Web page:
Have you actually ever verified it? If you are a developer, you probably deal with already set up environment and your only job is to write a Dockerfile and push an image to a registry (or even less work if use Continues Integration). Altough I’m going to focus on production environment where Docker images are pulled and running, which is set up by DevOps or sysAdmiss, there’s still a good few things to check on your end to increase the level of security:
How to organize multi-container application Sidecar pattern Let’s start with a single node. It’s a common practice to seperate concerns also on the container levels. One container could act as a static content server, and the other could perform computations. They both exist on the same node and both have access to the same resources - although you may allocate different CPU and memory consumption. Another popular scenario is to have a seperate container that handles logs of the other container as both share the same disk volume.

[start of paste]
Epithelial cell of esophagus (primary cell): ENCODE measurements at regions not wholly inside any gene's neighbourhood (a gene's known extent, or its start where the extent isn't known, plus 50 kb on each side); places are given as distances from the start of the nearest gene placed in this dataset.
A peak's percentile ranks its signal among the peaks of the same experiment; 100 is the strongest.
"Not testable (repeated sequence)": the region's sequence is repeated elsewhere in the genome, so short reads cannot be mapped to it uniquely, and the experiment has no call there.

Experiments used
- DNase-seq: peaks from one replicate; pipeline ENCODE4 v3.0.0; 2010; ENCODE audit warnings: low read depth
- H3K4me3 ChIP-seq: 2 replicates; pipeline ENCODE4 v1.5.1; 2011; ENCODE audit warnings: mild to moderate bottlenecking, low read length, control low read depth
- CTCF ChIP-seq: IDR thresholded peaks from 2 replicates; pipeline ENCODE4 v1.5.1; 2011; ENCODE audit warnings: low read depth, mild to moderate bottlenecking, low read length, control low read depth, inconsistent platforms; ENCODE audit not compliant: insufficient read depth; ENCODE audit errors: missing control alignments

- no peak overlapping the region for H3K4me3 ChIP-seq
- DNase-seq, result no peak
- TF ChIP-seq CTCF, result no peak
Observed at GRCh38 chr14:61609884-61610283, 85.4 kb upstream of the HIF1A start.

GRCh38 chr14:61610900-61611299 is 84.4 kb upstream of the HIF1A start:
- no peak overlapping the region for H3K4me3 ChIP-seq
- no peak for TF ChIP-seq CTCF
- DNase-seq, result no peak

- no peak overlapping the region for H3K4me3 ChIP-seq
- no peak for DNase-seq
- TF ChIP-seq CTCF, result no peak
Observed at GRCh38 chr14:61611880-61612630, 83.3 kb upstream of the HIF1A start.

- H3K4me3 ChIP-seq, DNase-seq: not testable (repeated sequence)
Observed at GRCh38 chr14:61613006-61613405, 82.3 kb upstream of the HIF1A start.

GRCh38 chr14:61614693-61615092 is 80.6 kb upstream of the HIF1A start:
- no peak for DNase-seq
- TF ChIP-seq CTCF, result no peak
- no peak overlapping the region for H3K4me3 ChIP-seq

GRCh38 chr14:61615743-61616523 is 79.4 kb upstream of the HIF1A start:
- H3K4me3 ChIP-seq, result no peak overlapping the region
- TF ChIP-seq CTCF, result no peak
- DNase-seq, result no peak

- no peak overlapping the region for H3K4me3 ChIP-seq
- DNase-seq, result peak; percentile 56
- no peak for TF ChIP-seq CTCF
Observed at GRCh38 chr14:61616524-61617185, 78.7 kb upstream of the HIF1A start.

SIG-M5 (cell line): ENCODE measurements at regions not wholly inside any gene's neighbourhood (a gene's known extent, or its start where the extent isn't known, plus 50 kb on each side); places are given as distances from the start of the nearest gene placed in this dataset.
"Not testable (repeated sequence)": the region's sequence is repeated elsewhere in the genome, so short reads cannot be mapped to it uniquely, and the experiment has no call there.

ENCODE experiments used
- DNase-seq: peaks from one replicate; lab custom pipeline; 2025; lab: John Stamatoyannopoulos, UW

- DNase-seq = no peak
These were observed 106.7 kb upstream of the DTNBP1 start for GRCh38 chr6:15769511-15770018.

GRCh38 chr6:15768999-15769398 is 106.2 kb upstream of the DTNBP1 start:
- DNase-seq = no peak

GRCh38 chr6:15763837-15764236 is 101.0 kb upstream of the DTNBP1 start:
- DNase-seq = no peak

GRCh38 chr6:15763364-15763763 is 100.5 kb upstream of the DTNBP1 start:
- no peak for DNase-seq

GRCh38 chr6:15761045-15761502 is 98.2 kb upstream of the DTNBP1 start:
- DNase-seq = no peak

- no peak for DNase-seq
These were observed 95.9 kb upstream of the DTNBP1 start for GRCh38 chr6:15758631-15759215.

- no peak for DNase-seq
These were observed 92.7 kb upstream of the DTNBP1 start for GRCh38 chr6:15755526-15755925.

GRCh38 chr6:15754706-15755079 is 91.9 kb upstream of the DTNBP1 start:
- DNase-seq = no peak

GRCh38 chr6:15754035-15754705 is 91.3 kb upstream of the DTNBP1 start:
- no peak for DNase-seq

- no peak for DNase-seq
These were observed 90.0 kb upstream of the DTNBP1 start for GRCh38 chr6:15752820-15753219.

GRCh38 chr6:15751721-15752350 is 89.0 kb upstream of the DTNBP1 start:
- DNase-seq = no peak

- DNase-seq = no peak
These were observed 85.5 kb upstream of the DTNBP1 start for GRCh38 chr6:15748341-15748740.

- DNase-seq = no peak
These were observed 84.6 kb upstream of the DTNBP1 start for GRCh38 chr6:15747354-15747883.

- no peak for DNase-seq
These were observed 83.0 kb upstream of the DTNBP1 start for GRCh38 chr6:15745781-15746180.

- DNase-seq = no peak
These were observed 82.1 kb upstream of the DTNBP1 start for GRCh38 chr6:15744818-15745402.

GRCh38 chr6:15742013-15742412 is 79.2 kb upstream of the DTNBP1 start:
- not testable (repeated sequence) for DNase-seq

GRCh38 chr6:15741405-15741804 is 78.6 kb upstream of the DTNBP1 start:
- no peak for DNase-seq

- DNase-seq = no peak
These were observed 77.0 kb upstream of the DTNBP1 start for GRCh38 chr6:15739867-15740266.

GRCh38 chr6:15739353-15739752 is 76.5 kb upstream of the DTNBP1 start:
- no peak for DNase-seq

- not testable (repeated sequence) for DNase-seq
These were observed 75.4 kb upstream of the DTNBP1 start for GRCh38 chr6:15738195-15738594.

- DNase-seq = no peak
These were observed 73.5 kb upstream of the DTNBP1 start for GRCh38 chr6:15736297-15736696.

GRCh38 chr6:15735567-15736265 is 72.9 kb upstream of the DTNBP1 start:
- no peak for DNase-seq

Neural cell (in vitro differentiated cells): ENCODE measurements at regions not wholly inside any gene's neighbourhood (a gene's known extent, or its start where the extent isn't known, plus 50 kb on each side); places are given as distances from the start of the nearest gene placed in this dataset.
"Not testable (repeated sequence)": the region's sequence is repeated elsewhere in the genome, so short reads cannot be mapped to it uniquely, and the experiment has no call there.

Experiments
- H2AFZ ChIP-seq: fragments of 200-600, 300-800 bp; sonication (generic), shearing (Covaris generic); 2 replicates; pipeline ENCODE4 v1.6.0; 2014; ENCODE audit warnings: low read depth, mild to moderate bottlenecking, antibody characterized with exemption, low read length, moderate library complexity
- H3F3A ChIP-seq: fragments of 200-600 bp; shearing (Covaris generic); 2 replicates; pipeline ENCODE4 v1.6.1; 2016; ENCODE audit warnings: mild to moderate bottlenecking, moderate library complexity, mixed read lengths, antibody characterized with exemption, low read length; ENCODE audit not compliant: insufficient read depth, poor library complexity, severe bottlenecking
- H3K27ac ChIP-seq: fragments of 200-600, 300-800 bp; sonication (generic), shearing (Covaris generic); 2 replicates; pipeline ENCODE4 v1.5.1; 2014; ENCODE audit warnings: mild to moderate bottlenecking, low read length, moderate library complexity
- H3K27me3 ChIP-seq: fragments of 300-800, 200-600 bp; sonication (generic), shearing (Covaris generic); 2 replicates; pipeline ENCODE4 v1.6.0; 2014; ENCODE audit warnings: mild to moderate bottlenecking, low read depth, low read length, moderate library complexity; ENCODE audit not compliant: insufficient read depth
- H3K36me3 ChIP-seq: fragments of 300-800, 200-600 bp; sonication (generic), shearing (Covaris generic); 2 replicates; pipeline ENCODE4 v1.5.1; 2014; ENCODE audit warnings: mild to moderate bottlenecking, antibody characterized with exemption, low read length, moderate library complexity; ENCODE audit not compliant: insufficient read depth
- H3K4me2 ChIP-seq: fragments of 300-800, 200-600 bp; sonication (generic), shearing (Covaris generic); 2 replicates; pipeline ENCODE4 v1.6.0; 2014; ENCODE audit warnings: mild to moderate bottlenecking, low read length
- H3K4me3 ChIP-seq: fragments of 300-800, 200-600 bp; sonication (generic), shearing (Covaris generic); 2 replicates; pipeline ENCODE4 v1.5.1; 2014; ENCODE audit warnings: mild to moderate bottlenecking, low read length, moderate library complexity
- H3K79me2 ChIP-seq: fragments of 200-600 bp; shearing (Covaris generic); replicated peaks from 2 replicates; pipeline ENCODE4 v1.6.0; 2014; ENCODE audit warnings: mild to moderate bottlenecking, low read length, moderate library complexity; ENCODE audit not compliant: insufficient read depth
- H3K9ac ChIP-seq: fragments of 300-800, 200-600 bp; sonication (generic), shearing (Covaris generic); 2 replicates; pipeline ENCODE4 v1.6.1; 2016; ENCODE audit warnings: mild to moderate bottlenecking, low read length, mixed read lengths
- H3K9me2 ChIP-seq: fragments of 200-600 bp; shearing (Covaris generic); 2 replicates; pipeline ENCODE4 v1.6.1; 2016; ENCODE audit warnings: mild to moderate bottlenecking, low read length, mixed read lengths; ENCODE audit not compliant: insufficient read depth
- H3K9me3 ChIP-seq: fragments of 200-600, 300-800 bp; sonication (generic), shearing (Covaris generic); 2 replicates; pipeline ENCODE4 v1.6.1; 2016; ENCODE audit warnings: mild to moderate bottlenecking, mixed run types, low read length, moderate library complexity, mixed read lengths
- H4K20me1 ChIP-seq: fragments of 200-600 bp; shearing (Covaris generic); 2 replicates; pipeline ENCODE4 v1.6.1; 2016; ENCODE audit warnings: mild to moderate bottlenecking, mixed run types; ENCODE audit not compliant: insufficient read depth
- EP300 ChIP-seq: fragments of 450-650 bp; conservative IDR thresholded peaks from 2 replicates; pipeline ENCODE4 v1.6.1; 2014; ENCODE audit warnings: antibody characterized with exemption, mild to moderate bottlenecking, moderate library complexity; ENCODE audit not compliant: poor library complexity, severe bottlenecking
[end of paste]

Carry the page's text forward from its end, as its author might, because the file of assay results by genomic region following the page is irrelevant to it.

Build your network of containers There’s a lot of tutorials showing how to link containers using the docker run –link option, but the link flag is a depricated feature of Docker and may be eventually removed. I will show you how to link containers via docker network providing a template of Dockerfile for your Golang application, but the focus here is really on the process. It’s there already… Assuming you haven’t created any networks yet, executing docker network ls should list the default Docker networks:
Be pragmatic I’m currently looking for a job and I found a weird pattern about Docker questions. Once I confirmed I had worked with Docker, no more questions were asked… Lucky me you may think, but that made me wonder why is that. Working with Docker is failry easy. Docker simplified the process of working with isolated resources providing a high-level API to run processes in isolation, but does it not deserve to a little chat about it during an interview?